Hello readers. I’m Karen McReynolds, a professor of science at Hope International University in sunny Orange County, California. Hope is a small Christian university, so small that I should really say “the” professor of science. (Well, we do have a couple of adjuncts this semester.) We offer upper division courses only through our contract program with the Cal State campus across the street, so my full time responsibility here is science for the non-major student meeting general education requirements. I teach biology, environmental science and earth science – quite a broad spectrum for the college level. I like the variety of courses though. My childhood home in rural central California nurtured in me a love for birds and sky and wetlands, framed by the distant Sierra Nevada. Our parents wisely let us kids roam, and even encouraged me by supplying my own Peterson’s Field Guide to Western Birds, the adult version, when I was eight. Now I do my best to encourage my students to marvel, as I do, at God’s Second Book: the Book of Nature.
I like to tell the students the first day of class that my role model is Ms. Frizzle. It’s always good for a laugh. I hope to share with you occasionally some reflections on nature, teaching, and the intersection of the two, in the indefatigable spirit of Ms. Frizzle.
Some years ago, my husband, my father and I were working as a team on a biological survey of a large property in the northern Sierra Nevada. This was rather like having our cake and eating it too. For three seasons in a row, our teaching schedules permitted several weeks in the summer at 6400 feet, making observations and collecting data on natural history while the heat of the San Joaquin Valley passed us right on by. We found time to jump in the lake at the end of each day, and slept outside on tent platforms under the wide open, star-laden sky each night.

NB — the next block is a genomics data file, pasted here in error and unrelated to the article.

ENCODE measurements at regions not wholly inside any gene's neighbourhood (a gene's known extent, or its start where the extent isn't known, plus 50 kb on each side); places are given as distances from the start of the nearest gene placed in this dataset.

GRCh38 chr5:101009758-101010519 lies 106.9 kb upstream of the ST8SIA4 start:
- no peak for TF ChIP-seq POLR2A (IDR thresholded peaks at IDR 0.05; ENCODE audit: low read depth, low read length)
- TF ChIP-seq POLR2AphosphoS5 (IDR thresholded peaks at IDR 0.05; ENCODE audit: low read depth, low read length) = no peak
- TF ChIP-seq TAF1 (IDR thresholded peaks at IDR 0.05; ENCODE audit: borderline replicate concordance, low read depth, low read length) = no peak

One afternoon I took a path that was new to me and came across the remains of a fawn nestled in a hollow of pine duff. More accurately, it was a fragment of the remains of a fawn: most of the rib cage, a bit of the spine, and the right foreleg of a very small deer. It must have been out in the woods for a while, because the bones were nearly white and free of flesh. The tiny hoof at the end of the leg was graceful and dainty, quite miniature in comparison to the numerous hoof prints of mule deer I had seen through the weeks of this project. It had clearly been dragged in from somewhere else, as there was no sign of any of the rest of the body, but the way it was settled in its spot so tidily suggested that it had seen some seasons pass in that location. The doe that returned to her baby’s ill-chosen hiding spot had made her fateful discovery some time ago.
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I am a rather clunky woman, heavy of foot and inclined to drop things. Perhaps in accordance with this, I frequently need to be whacked over the head by something before I will notice it. I have developed reasonably astute observation skills after years of field experiences and practice, but it has taken intentional effort and is not my default character. Perhaps this is why my discovery delighted me more than it made me sad. It made me realize that if such a delicate specimen could remain, there is hope that I too might leave something behind that could speak of life in the midst of death.
There isn’t much about me that is delicate. That is not a word I would think to apply to myself and indeed it is an adjective I seldom use at all. It certainly would not seem to be an appropriate term to describe skeletal remains. But nature subsists on inappropriate truth. In all its grisly detail, the evidence I encountered that day of the early death of a young deer was indeed quite strikingly beautiful and delicate.